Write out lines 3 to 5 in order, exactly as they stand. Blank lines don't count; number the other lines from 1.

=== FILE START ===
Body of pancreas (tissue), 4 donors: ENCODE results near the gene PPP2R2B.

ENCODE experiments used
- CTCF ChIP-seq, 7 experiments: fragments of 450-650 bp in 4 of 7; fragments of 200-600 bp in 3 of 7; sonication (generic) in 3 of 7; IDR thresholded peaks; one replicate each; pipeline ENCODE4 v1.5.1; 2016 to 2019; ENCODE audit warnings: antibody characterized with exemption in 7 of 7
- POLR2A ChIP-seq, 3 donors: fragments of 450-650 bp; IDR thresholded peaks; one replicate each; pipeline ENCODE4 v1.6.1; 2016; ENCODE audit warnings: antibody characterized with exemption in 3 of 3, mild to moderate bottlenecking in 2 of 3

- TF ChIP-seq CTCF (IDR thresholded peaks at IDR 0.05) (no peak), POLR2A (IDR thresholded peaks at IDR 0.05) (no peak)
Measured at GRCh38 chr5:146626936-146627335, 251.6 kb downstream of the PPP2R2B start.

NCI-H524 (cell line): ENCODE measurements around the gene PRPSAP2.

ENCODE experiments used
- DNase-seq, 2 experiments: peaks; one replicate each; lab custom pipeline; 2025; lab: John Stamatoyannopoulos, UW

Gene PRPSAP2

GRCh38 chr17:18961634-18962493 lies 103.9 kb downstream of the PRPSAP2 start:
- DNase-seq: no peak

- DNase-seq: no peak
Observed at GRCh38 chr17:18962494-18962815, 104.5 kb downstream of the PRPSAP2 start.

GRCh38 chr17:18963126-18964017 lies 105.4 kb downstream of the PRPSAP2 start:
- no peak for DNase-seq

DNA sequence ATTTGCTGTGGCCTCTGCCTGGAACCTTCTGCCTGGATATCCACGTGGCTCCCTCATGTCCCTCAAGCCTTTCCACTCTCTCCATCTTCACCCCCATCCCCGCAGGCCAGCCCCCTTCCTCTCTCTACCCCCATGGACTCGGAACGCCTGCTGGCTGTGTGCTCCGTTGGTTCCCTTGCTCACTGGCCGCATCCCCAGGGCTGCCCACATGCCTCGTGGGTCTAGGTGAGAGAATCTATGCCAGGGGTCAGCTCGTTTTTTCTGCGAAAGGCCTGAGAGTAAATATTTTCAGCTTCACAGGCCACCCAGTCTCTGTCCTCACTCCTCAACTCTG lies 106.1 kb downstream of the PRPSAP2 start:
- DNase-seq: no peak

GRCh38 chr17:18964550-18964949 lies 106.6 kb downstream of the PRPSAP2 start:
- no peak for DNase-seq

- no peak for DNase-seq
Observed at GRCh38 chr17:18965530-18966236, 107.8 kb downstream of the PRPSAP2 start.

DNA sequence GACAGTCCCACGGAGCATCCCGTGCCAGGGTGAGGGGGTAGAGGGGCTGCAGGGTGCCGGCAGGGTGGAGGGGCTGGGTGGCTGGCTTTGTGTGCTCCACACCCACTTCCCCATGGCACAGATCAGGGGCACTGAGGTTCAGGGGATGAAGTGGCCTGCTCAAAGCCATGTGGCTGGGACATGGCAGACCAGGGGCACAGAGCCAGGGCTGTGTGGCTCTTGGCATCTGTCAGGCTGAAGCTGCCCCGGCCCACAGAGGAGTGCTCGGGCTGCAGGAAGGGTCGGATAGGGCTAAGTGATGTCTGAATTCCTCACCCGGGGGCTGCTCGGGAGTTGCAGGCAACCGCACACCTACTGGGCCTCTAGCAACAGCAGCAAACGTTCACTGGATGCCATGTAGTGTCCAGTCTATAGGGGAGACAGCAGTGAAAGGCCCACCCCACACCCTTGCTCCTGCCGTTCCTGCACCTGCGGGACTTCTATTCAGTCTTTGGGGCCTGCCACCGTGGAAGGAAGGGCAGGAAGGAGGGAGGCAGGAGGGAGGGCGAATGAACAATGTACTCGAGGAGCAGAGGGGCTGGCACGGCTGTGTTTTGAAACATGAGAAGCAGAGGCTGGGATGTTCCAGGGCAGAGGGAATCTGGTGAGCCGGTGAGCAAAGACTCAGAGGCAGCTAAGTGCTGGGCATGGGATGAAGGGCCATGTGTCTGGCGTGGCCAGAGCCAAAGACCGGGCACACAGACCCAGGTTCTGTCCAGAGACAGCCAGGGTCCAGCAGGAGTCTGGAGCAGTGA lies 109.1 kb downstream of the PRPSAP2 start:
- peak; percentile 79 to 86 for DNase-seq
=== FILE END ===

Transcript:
- CTCF ChIP-seq, 7 experiments: fragments of 450-650 bp in 4 of 7; fragments of 200-600 bp in 3 of 7; sonication (generic) in 3 of 7; IDR thresholded peaks; one replicate each; pipeline ENCODE4 v1.5.1; 2016 to 2019; ENCODE audit warnings: antibody characterized with exemption in 7 of 7
- POLR2A ChIP-seq, 3 donors: fragments of 450-650 bp; IDR thresholded peaks; one replicate each; pipeline ENCODE4 v1.6.1; 2016; ENCODE audit warnings: antibody characterized with exemption in 3 of 3, mild to moderate bottlenecking in 2 of 3

- TF ChIP-seq CTCF (IDR thresholded peaks at IDR 0.05) (no peak), POLR2A (IDR thresholded peaks at IDR 0.05) (no peak)